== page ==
These Old Maps Show That America’s Rail System Hasn’t Improved In Almost A Century

They depict how long it took to travel by train across the U.S. at various points from 1800 to 1932. Sadly, we haven’t made much progress since then…

People complain about the trains in the United States: They’re not fast enough, they don’t go to convenient locations. This is a chicken-and-egg situation: We are also unwilling to pay for trains that go faster and go to convenient locations. But these antique maps show we could have it much worse, but also that the development of our rail transit has embarrassingly made almost no progress.


Taken from the 1932 Atlas of the Historical Geography of the United States, unearthed by Treehugger’s Michael Graham Richards, the maps show how long it would take to get from New York City to any other part of the country throughout history.

For a baseline, let’s look at 1830–largely before the advent of the passenger train. It would take you more than six weeks to get anywhere west of Chicago. Even just getting to Boston from New York took two days. But by the mid-1930s, railroads were being chartered to connect cities all along the East Coast.

By 1857, you can see how the spread of eastern railroads has connected much of New England and the mid-Atlantic. With enough money for a train ticket, you could now easily get from New York to Boston in a day. Chicago is a mere two days from the East Coast. But this is before the first transcontinental railroad was completed (that wouldn’t happen until 1869), so travel times west of the Mississippi are still incredibly lengthy.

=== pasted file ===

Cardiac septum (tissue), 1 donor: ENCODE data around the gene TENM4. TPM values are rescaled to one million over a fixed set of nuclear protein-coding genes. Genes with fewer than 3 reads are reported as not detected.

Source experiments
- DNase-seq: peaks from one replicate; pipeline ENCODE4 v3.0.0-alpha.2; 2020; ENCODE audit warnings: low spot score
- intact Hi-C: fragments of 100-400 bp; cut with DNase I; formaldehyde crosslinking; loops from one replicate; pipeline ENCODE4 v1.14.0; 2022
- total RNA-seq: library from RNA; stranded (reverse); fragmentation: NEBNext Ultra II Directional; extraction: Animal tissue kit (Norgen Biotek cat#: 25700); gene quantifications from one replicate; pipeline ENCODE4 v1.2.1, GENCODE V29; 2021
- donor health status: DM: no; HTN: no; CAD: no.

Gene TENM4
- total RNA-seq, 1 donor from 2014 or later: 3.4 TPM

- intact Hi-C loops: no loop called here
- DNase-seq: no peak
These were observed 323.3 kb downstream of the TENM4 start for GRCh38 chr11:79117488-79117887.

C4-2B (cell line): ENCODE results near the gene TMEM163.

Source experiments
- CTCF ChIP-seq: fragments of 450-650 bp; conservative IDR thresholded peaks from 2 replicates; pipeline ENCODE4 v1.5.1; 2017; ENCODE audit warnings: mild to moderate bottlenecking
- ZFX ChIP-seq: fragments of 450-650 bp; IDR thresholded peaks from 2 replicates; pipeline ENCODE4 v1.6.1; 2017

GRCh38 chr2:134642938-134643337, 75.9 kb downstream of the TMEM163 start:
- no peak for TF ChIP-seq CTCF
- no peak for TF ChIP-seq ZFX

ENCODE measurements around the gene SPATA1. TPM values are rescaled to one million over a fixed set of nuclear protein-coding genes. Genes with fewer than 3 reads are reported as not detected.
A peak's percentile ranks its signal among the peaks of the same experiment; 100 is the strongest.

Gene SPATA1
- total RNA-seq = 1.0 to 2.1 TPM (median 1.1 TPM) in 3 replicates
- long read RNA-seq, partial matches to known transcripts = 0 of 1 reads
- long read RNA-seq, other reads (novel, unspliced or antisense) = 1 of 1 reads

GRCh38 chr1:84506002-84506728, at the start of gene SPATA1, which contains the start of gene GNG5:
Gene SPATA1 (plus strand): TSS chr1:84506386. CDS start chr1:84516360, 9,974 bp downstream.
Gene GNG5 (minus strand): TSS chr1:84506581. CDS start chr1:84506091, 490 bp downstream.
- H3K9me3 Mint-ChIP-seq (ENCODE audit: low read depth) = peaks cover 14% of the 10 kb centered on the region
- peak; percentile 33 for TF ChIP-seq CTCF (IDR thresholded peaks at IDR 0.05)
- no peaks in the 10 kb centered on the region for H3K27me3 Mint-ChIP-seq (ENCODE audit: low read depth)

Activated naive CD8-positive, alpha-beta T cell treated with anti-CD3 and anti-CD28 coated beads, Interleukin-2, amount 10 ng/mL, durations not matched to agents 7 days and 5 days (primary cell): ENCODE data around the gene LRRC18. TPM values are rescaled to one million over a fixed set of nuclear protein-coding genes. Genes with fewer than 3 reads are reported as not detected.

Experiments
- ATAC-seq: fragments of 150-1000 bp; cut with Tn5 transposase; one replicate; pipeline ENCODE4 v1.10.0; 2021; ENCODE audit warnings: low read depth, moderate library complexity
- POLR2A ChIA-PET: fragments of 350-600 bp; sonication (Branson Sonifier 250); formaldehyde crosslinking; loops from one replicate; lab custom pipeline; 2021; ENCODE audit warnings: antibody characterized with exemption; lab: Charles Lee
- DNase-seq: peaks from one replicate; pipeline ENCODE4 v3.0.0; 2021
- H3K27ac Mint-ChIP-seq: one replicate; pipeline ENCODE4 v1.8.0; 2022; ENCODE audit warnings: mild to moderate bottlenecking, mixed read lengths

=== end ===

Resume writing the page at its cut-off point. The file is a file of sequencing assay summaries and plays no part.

What a difference a coast-to-coast train makes. By 1930, you can traverse the entire country in just three days by rail. Here is where these maps stop becoming historical artifacts and start becoming damning pronouncements about our current state of affairs.

Eighty years later, it still takes three days to get from New York to the West Coast by rail. We’ve made zero progress in the speed of our rail travel since 1930. No wonder people aren’t excited about train travel: It works the same as it did during the Great Depression. While around the rest of the world, we see trains setting speed records, we have to be content with our 1930 train speeds. Perhaps it’s time to spend a little more cash to take our trains into the modern era?

About the author

Morgan is a senior editor at Fast Company. He edits the Ideas section, formerly